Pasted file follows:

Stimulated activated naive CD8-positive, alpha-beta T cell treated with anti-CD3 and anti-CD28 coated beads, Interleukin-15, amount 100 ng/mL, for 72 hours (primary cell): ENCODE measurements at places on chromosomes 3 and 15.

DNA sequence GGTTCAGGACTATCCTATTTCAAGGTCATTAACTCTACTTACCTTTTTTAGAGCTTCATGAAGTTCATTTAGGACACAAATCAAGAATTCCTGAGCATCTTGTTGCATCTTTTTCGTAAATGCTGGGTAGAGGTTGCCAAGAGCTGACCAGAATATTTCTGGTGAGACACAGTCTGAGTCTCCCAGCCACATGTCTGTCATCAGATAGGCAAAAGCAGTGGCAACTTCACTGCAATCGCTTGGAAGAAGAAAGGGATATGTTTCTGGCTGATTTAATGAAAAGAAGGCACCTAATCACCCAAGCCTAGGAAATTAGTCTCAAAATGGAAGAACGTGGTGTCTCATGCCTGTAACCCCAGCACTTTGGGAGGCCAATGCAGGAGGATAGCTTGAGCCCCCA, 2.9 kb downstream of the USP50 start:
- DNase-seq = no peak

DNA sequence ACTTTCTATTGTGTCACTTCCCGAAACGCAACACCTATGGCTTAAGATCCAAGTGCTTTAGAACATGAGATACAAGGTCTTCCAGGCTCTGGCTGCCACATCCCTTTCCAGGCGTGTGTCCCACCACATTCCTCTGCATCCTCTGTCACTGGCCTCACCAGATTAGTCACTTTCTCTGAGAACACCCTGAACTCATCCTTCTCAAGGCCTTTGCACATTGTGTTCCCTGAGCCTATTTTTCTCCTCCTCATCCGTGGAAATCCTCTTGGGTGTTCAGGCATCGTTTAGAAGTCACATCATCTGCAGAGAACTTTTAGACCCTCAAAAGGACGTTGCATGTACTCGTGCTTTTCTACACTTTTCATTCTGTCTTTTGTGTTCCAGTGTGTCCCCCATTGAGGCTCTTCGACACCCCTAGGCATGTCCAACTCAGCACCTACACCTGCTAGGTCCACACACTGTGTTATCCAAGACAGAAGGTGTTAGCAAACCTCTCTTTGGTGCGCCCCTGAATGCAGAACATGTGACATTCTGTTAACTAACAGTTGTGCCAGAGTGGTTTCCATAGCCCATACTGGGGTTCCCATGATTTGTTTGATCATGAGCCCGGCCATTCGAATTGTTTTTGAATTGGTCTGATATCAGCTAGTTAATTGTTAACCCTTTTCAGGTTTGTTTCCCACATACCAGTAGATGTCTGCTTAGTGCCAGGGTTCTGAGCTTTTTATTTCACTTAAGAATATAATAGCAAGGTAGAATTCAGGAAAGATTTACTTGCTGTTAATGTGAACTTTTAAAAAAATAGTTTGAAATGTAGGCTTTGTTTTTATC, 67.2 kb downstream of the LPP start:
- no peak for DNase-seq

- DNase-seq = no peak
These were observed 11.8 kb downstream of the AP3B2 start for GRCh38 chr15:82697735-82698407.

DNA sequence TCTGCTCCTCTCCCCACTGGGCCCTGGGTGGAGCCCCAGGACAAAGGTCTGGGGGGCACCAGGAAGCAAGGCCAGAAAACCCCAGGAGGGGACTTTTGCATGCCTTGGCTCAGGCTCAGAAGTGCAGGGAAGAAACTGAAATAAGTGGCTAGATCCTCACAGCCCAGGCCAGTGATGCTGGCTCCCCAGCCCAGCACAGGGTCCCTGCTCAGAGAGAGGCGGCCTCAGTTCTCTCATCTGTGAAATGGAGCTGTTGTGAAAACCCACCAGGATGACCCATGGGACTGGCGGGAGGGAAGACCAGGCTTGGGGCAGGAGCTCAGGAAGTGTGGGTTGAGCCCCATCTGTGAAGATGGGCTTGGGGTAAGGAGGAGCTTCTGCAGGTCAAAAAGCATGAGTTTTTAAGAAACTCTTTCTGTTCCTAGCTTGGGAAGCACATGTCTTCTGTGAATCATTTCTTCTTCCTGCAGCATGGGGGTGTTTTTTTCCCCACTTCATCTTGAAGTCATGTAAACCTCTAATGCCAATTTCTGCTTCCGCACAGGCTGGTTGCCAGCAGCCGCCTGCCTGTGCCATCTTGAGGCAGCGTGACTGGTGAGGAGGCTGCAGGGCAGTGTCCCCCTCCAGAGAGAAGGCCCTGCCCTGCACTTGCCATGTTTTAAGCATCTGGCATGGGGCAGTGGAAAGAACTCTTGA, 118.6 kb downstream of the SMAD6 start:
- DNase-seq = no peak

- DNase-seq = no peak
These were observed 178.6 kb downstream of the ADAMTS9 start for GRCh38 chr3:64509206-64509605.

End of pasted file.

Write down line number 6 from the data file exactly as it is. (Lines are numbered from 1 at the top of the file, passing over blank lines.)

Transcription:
- DNase-seq = no peak